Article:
'More cameras than rioters'
At first glance, Eyal looks like a member of the Meretz Youth movement; his blond hair is not covered by a skull cap, he drives a black motorcycle and wears a matching jacket. His hobbies are misleading as well; he plays football on a team that includes Palestinian players, he is addicted to terrain biking, and has founded a student village. He comes off as a member of the National Left, at best.
But Eyal, who is formerly religious, is a hardcore rightist activist. By the age of 24, he managed to found and volunteer in various organizations, petition the High Court of Justice a number of times, and march dozens of kilometers to the prime minister's house. A few years ago he took part in the battle for Gush Katif, during which he produced a CD with protest songs, and threw a trance music party titled "yes to trance, no to the transfer."
"It's difficult to find a framework to be a part of, because most of the frameworks were established by the rabbis and the Yesha Council," he says about being a secular individual in a largely religious movement. "During the disengagement, for example, the only non-religious protest was the trance party that I threw."
Eyal inherited the social activism bug from his father, Nahi Eyal, who founded the Legal Forum for the Land of Israel.
Ehud Amiton, 25, who was hurt during the Amona clashes, is yet another Tazpit activist. As a soldier, he was injured in a Palestinian riot in Hebron, and has had to use a walking stick since. For him, photographing the clashes is a mission.
"Unfortunately, the Arabs have more cameras than rioters," he says. "For every five protesters, they have 10 photographers."
'I release only what I see fit'
In addition to Tazpit's 40 volunteers, Eyal managed to recruit 40 photographers to the battle as well. "I don't receive edited materials from the volunteers, only raw ones, in order to prevent manipulation and preserve the credibility of the materials," he says.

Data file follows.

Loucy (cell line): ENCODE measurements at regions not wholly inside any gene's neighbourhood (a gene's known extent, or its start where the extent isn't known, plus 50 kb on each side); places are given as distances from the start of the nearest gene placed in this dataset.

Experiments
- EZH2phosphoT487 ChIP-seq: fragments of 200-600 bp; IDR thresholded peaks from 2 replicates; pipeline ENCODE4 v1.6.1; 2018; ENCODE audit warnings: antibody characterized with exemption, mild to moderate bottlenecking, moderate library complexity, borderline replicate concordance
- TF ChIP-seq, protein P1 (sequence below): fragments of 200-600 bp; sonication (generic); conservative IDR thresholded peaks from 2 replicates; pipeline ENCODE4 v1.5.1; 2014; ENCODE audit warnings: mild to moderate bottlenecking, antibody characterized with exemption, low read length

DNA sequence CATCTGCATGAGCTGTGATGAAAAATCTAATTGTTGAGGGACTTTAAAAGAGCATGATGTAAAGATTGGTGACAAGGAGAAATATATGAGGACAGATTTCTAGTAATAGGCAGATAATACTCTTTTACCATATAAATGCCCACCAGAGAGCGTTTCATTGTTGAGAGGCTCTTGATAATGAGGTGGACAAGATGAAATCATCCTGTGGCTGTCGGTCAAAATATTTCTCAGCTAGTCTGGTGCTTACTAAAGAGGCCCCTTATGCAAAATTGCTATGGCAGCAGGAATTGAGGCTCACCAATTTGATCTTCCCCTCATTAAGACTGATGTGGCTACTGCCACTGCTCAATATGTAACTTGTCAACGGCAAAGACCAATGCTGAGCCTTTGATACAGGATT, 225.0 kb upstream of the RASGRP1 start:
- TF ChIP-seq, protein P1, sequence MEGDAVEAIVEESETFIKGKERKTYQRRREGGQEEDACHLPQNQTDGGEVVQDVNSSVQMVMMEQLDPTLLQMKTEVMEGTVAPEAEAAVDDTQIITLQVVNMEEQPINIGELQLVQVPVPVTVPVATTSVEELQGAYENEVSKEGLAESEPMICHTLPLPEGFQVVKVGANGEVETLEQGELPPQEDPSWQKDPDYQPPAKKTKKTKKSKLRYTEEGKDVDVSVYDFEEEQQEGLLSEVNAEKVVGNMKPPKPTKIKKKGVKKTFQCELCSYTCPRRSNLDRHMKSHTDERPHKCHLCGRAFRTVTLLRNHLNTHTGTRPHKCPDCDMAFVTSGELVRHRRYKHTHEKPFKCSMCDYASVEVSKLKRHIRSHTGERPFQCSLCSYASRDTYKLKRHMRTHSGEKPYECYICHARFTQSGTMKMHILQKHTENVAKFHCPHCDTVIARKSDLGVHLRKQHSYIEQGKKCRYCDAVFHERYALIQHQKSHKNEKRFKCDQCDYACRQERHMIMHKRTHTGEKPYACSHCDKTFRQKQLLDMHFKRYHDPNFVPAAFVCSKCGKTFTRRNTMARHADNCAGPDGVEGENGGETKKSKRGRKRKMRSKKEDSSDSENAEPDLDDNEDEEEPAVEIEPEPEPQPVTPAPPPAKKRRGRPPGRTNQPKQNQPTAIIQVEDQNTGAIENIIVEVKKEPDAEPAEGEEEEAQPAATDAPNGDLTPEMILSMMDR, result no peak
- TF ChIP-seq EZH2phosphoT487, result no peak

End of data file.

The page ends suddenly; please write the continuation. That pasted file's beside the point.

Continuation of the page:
Eyal claims that in many cases, the voluteers' photographs changed the picture. Recently, Jewish herders were arrested in Susya due to complaints from Palestinians who claimed that they were attacked. Tazpit photos were used in court, proving that the Jews were the ones attacked. As consequence, the suspects were released, and the complainants were arrested.
Moreover, during the razing of the Alei Ayin outpost, a Tazpit photographer documented an IDF officer instructing a soldier to throw a stone at someone, evidently a settler.
Eyal says that he only releases photographs that he sees fit to publish. "If I see no interest in releasing a certain material, I won't do it," he says. "The goal is to balance out the coverage of reality, therefore I decide what to publish, and what not to publish."
Michaeli, of B'Tselem, claims otherwise. "More than once, I have released documentation of Palestinians throwing stones," she says. If there is Palestinian violence, I definitely publish it."
According to Michaeli, the camera is a tool that can prevent bloodshed. "Sometimes, when people see cameras, they avoid violence," she says. "It deters the violent element, who realizes that everything is recorded. We would be very happy if our volunteers had nothing to do."